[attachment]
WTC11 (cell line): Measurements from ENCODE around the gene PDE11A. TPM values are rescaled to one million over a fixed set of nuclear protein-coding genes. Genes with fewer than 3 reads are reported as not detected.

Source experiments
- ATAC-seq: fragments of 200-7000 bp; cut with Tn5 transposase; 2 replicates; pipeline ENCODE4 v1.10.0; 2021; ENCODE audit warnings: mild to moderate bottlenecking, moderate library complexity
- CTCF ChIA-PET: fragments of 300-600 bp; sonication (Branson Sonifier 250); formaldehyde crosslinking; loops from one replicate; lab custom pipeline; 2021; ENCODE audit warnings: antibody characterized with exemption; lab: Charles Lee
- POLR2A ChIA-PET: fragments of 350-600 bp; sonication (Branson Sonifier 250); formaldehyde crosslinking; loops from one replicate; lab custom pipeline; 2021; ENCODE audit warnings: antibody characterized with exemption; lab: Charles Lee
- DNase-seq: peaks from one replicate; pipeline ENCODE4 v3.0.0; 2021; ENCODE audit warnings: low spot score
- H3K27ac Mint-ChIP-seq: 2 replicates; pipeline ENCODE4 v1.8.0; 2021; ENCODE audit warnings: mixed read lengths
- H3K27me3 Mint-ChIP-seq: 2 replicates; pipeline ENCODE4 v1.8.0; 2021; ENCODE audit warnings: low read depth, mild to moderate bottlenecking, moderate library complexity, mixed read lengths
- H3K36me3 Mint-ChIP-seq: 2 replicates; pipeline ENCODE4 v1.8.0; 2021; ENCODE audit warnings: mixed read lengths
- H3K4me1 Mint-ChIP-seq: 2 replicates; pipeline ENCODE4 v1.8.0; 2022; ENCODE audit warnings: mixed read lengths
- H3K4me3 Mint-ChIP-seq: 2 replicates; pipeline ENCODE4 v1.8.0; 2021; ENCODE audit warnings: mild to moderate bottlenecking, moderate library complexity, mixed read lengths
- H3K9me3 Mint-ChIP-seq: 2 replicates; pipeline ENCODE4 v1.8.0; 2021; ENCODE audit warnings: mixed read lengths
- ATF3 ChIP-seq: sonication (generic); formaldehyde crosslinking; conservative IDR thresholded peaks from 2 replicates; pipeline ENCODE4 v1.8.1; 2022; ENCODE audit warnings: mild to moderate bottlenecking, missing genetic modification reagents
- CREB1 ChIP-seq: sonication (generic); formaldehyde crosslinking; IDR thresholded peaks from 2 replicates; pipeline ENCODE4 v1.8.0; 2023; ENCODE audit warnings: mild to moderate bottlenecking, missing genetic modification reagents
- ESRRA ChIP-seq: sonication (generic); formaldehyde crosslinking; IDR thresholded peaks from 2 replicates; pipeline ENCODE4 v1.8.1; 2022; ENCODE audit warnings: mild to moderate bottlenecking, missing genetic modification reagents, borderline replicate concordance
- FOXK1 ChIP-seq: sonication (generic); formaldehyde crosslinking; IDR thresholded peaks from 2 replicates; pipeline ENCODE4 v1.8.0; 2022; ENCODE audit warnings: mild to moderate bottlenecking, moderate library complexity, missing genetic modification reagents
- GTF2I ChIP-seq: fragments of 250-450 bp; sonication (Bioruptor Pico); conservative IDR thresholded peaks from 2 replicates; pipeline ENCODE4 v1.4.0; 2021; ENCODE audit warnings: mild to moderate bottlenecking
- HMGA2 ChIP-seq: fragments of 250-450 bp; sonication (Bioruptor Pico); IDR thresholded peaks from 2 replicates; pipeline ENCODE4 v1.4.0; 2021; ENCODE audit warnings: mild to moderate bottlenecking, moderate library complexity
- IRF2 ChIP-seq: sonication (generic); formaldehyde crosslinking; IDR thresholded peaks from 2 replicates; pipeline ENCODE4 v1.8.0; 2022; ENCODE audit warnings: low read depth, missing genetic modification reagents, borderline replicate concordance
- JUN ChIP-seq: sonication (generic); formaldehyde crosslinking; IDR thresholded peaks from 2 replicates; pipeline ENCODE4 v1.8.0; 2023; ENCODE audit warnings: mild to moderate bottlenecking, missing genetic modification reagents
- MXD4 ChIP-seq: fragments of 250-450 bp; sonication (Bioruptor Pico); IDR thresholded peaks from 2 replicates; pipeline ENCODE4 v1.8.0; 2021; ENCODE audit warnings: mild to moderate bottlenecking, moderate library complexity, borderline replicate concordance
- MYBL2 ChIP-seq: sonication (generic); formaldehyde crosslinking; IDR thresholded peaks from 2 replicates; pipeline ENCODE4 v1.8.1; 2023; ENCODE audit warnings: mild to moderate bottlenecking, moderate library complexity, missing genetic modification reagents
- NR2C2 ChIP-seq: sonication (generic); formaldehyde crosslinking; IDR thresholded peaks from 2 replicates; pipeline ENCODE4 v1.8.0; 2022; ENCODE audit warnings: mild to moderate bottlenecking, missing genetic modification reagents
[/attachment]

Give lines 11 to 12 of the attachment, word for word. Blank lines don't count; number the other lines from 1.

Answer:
- H3K4me3 Mint-ChIP-seq: 2 replicates; pipeline ENCODE4 v1.8.0; 2021; ENCODE audit warnings: mild to moderate bottlenecking, moderate library complexity, mixed read lengths
- H3K9me3 Mint-ChIP-seq: 2 replicates; pipeline ENCODE4 v1.8.0; 2021; ENCODE audit warnings: mixed read lengths